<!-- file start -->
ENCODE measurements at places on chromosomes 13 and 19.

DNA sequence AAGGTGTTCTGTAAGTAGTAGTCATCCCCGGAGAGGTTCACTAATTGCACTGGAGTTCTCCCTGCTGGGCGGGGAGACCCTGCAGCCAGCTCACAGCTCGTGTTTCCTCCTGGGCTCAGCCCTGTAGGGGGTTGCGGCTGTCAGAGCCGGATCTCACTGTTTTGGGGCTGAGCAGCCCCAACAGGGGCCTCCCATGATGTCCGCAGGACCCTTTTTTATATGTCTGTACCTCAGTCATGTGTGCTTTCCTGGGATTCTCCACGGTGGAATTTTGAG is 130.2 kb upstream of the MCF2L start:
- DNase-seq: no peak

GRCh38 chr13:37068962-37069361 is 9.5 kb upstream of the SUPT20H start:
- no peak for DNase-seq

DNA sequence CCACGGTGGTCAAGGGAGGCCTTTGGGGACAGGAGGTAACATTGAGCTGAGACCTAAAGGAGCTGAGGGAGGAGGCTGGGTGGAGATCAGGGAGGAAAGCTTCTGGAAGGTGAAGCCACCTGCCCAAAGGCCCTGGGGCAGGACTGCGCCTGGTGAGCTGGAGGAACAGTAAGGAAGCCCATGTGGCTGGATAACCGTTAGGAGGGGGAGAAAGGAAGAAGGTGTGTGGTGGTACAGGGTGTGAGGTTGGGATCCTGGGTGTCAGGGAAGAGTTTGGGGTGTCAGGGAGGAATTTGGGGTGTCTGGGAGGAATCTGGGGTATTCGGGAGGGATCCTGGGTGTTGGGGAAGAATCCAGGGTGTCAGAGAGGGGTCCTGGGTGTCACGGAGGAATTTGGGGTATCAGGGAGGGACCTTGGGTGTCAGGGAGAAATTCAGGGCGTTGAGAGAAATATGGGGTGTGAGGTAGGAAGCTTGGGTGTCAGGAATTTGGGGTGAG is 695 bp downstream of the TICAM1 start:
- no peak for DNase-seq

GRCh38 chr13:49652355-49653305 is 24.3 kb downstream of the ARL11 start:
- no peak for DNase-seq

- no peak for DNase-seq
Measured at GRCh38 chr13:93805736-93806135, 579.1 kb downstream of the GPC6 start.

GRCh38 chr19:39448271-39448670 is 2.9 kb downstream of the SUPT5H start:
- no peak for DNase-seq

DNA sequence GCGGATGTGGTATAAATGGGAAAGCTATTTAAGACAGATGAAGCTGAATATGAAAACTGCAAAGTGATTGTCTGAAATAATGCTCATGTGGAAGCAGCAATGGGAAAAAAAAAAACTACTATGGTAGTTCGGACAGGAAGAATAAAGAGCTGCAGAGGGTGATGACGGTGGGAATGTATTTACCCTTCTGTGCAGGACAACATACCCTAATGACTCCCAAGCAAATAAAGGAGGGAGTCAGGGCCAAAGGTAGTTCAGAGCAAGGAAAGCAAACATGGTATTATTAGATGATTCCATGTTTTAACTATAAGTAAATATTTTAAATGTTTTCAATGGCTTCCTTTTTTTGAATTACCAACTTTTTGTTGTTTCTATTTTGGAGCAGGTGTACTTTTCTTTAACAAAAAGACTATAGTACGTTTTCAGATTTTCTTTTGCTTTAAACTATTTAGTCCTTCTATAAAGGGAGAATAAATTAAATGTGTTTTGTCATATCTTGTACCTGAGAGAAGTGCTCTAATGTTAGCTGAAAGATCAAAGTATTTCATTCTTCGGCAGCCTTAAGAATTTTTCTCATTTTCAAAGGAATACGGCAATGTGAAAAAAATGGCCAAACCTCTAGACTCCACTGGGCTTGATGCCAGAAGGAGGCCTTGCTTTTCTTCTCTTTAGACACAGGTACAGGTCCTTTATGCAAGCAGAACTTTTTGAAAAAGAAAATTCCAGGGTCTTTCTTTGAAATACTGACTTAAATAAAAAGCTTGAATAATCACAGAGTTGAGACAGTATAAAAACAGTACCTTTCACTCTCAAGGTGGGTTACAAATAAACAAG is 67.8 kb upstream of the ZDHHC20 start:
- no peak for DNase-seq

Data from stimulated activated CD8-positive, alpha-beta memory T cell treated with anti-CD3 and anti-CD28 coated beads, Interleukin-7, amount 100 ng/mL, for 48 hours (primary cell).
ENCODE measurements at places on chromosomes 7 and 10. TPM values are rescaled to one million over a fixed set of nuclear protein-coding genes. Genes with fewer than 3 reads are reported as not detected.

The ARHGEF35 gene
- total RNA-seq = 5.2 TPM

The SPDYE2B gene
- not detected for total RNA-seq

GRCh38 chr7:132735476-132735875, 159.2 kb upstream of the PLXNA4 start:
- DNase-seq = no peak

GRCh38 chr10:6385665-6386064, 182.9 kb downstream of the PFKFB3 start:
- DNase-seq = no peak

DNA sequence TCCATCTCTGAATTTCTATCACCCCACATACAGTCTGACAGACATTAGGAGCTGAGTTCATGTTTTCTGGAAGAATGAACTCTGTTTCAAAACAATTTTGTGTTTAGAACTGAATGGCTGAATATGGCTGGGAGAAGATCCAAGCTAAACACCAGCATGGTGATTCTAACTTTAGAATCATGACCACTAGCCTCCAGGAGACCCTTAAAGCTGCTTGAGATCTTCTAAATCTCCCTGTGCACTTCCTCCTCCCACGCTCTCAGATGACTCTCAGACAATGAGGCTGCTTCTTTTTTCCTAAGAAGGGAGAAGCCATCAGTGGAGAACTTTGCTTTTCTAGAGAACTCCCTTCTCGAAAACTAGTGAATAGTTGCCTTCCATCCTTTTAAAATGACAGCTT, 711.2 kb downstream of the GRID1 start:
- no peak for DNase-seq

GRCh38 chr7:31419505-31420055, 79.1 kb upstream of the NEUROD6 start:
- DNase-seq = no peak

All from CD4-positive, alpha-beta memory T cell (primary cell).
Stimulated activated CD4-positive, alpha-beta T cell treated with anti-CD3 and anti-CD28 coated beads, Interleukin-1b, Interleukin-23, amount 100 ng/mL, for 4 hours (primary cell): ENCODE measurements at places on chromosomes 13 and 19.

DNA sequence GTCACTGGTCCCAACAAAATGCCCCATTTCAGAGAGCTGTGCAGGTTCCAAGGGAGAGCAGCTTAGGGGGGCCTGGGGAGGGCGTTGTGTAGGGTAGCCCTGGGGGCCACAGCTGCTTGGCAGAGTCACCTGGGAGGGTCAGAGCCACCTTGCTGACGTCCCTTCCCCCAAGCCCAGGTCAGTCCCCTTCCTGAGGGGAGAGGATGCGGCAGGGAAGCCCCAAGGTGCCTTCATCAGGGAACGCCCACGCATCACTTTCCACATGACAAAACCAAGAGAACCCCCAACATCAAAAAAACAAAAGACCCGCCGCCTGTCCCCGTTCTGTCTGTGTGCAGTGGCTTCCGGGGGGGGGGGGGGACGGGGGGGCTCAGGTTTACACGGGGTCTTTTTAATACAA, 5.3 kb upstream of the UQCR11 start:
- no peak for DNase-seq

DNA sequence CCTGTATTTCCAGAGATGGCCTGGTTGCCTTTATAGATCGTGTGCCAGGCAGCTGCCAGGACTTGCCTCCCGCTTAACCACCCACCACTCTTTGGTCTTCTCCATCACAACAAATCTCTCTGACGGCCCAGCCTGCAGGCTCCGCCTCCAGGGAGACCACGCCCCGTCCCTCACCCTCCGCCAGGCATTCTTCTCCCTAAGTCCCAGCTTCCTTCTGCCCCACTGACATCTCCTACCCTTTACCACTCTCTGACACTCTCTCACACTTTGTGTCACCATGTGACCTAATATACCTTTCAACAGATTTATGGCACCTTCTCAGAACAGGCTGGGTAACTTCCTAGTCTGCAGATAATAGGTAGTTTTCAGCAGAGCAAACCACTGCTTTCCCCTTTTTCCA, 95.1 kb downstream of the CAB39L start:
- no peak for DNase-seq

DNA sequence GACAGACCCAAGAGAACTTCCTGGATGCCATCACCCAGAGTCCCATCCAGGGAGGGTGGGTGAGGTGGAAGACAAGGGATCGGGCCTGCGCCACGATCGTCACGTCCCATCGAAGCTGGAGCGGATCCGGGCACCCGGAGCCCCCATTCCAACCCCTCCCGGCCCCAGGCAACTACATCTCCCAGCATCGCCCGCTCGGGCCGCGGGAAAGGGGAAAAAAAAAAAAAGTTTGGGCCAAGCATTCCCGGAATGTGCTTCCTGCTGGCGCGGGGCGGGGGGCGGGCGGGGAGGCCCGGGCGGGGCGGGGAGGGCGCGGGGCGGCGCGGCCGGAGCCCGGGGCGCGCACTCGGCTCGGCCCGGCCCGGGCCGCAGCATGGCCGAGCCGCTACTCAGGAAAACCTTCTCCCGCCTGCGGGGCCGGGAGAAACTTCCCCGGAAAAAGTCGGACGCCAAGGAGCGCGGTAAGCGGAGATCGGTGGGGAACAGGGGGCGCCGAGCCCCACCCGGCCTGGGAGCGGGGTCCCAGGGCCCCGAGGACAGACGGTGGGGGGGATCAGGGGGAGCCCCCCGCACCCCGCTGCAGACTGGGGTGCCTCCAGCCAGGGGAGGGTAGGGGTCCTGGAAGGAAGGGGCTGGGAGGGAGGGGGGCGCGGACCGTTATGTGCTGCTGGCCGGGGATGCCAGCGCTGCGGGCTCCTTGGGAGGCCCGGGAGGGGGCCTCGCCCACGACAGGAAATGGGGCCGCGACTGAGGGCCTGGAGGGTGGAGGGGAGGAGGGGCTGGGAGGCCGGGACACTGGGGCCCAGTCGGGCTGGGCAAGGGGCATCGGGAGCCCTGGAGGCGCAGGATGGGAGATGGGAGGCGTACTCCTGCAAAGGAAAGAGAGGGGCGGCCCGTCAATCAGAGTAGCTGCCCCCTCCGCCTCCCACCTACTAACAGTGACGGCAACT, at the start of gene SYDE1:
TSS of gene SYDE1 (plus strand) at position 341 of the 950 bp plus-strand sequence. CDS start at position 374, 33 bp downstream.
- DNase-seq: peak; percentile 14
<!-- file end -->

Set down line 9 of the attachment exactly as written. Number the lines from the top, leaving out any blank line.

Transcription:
- no peak for DNase-seq